Fresh meat including beef could be off the menu at some schools as rising prices put the provision of healthy meals under threat, caterers have warned.
Some caterers have started using more processed food while others have switched from British meat to meat from abroad, according to Laca, the school food caterers’ association.
A survey of 170 school caterers across England and Wales found that the vast majority are experiencing food shortages and faced a 20 per cent rise in average food costs since April 2020. Almost a third of caterers said they were experiencing shortages of fresh meat, while the same proportion are considering using more processed food.
Nearly eight in ten caterers have had to change or reduce menu options because of supply chain problems.
Jacquie Blake, national chair of Laca, said: “With families facing a cost of living crisis at home, it is even more urgent than ever that all children receive a healthy school lunch. This can only be achieved through sufficient support for the sector and we are calling on the Government to act now to ensure that schools are able to continue feeding children.”
Laca warned that the quality of school meals will get worse if funding is not ring-fenced by the Government, pointing out that 40 per cent of caterers are concerned they will no longer be able to meet the school food standards in the new academic year.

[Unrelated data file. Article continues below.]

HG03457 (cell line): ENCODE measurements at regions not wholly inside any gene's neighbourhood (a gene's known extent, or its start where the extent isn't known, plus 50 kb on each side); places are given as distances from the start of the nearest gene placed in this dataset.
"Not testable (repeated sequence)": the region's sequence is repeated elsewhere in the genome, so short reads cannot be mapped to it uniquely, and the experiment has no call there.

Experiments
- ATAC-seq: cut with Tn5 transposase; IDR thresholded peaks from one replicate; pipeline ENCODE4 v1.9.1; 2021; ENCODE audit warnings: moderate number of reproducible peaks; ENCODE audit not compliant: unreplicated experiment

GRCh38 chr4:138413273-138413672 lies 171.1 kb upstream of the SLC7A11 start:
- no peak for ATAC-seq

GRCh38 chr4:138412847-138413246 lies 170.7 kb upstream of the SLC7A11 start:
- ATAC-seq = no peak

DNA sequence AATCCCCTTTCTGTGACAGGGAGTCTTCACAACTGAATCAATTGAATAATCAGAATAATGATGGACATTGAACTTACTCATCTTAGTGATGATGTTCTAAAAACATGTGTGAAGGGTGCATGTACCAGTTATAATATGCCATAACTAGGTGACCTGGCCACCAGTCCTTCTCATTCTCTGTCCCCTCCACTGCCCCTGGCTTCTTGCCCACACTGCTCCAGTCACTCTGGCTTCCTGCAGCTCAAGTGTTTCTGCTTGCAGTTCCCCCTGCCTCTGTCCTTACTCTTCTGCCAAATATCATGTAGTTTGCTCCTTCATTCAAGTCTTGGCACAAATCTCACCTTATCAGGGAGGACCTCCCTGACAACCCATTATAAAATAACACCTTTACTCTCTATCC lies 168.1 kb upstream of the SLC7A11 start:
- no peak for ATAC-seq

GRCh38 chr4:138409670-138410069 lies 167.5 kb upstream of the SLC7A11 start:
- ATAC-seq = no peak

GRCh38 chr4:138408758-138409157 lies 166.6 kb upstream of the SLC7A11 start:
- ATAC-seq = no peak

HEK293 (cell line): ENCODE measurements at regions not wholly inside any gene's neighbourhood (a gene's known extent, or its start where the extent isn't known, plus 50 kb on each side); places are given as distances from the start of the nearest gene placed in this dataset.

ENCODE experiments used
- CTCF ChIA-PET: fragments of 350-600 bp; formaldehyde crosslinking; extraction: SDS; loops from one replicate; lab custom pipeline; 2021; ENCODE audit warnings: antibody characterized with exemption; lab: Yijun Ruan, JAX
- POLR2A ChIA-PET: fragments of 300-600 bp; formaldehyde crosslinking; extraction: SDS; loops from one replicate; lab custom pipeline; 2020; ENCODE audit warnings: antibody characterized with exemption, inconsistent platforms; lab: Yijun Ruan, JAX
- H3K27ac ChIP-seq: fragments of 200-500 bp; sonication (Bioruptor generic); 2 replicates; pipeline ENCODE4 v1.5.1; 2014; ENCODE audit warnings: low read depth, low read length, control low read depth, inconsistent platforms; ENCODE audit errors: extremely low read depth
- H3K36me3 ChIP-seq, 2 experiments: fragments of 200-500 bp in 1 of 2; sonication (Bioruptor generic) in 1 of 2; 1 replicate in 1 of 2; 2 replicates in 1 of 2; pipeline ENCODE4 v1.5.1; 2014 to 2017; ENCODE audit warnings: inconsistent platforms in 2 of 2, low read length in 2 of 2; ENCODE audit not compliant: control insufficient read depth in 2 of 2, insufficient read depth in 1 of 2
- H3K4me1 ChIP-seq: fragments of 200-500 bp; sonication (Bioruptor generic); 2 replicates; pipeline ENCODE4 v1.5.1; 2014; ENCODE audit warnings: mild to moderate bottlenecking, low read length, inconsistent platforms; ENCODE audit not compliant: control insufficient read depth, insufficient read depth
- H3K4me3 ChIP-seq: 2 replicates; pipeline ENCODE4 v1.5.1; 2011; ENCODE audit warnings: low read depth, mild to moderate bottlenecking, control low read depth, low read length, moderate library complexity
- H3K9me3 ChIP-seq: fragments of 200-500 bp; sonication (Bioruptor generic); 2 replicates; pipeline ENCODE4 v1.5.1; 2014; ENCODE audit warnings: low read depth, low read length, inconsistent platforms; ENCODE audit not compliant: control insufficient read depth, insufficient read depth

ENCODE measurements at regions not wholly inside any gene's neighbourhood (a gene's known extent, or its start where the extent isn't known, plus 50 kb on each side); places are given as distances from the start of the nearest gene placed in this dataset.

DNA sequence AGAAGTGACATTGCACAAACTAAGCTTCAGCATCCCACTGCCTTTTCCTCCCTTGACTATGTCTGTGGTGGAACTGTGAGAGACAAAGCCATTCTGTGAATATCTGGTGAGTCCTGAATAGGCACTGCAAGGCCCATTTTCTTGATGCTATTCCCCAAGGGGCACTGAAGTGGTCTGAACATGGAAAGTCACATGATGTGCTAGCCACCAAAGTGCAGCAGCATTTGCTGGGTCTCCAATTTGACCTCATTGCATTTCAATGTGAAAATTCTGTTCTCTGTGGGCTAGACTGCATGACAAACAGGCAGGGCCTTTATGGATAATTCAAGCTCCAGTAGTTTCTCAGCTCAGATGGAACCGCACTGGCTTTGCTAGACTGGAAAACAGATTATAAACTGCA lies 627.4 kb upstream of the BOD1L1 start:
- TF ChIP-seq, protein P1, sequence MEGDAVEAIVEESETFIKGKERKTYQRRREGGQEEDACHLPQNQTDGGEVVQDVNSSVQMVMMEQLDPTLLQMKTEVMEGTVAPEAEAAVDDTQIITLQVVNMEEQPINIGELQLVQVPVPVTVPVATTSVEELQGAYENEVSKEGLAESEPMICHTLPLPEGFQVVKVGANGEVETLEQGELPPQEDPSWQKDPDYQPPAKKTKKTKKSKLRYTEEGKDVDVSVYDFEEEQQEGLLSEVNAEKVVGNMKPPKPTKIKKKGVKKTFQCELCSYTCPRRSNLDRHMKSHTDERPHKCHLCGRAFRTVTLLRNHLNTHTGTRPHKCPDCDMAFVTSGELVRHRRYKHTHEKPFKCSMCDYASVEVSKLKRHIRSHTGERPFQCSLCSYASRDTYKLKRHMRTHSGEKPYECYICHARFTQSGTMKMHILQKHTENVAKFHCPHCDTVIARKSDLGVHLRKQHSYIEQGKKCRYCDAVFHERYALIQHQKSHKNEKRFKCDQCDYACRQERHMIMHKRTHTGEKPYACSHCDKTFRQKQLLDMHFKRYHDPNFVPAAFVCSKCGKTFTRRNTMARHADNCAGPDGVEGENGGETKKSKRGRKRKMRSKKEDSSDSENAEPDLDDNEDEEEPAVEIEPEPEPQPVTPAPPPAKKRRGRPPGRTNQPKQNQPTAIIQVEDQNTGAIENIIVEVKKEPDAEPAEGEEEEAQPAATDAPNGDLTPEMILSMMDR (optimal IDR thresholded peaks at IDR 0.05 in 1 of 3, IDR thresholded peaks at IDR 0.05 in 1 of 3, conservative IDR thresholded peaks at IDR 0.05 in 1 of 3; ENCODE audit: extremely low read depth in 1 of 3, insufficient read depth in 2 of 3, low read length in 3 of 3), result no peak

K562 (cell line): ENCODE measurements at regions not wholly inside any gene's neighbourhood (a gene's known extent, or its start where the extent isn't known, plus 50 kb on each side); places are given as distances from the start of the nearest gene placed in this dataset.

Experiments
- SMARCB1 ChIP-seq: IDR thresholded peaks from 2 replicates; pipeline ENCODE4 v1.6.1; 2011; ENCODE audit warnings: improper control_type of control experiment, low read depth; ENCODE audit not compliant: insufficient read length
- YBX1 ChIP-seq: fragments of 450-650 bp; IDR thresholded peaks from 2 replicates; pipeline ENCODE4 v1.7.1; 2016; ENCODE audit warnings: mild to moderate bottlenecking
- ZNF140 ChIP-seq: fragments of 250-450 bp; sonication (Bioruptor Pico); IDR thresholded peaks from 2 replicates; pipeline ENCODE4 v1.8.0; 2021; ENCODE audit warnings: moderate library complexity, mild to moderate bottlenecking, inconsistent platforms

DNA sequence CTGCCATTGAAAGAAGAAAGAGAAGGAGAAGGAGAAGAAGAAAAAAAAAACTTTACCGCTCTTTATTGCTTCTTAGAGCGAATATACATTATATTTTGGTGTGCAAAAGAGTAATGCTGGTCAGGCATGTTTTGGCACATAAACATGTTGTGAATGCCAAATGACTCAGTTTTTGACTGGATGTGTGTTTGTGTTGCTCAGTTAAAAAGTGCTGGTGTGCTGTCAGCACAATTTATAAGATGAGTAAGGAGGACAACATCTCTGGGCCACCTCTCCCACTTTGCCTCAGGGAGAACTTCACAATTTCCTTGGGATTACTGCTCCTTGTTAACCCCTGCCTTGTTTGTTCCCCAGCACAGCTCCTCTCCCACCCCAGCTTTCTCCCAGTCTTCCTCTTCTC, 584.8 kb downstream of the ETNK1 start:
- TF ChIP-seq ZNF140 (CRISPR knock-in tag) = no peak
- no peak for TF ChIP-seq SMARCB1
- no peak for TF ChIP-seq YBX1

‘An additional £4 billion this year’
Will Quince, children and families minister, said the Government has “really clear school food standards, which are all about healthy, nutritious meals for children while they’re at school”.
“I recognise the global inflationary pressures that the school catering sector and schools are not immune from – that’s why we’ve put an extra £7 billion over the course of the spending review period into schools, an additional £4 billion of that this year,” he said.
Laca said the cost of staples such as minced beef had risen by 11 per cent overnight in recent days. Some school leaders said they are trying not to allow rising food costs to affect the quality of school meals but that this is stretching their budgets in other areas.
Paul Gosling, president of the National Association of Head Teachers, said his school has held off increasing meal costs to avoid putting pressure on families, but warned that the approach “is not sustainable”.